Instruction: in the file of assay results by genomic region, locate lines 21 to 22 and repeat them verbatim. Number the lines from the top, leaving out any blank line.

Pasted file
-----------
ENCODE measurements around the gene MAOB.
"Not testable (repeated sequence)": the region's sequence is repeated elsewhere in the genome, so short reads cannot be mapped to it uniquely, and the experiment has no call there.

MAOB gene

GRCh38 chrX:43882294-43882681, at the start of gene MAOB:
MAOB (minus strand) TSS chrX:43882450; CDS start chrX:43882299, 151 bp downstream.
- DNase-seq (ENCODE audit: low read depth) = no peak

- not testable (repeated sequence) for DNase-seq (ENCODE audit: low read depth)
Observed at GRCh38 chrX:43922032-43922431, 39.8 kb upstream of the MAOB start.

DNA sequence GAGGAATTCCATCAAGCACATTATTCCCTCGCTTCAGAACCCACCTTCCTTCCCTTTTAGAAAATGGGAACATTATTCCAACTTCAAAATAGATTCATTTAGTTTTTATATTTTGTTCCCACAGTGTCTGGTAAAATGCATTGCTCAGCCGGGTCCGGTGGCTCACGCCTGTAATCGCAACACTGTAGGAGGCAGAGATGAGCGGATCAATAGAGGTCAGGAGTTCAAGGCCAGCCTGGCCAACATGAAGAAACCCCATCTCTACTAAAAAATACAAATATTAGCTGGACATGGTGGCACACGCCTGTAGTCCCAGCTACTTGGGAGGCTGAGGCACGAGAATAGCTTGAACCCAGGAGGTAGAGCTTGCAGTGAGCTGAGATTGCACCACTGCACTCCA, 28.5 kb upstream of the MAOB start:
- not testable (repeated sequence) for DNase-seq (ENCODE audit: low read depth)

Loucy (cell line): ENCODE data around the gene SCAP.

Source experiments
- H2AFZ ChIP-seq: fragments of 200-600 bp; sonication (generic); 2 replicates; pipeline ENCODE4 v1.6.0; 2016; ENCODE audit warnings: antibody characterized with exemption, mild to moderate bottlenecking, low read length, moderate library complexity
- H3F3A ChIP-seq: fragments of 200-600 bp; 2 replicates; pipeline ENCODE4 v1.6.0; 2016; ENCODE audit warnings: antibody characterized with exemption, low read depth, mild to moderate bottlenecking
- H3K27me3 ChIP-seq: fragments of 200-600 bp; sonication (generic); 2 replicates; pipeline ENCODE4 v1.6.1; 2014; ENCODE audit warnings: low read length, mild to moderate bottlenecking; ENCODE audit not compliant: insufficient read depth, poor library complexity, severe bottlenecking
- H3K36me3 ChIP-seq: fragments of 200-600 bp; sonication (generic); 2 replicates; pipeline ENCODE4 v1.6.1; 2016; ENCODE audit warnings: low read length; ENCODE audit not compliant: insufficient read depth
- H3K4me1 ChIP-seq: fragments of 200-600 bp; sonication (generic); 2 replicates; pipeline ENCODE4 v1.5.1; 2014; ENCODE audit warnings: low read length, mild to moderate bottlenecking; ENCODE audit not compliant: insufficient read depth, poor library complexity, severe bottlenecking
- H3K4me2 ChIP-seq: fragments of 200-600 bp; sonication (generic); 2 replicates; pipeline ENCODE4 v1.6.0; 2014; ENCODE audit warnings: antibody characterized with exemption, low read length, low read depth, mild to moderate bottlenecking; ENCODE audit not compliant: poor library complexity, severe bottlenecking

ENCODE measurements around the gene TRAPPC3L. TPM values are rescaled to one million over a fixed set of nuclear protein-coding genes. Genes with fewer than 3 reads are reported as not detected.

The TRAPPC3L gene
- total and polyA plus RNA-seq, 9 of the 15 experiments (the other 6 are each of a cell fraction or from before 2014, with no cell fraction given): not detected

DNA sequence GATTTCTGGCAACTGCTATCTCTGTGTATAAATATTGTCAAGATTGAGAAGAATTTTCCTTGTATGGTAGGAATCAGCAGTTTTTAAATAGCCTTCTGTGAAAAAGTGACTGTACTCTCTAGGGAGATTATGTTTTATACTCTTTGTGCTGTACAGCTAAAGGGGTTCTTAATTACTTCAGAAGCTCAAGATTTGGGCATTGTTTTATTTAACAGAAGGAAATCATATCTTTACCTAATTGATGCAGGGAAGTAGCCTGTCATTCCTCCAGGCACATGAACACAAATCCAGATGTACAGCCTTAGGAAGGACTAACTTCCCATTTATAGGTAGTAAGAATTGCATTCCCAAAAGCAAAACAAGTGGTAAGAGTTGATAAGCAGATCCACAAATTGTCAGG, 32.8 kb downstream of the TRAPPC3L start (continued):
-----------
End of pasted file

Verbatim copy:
- total and polyA plus RNA-seq, 9 of the 15 experiments (the other 6 are each of a cell fraction or from before 2014, with no cell fraction given): not detected

DNA sequence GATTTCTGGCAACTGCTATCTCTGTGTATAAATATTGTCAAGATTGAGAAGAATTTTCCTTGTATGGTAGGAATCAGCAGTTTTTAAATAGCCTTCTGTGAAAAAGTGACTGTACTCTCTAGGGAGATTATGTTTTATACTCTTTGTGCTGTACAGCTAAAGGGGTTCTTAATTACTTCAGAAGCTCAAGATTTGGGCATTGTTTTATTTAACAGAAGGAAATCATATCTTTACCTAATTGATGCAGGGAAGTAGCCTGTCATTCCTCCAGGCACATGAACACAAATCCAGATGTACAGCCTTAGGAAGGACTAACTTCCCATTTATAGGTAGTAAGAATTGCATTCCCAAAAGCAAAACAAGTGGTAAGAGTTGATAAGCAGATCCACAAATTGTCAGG, 32.8 kb downstream of the TRAPPC3L start (continued):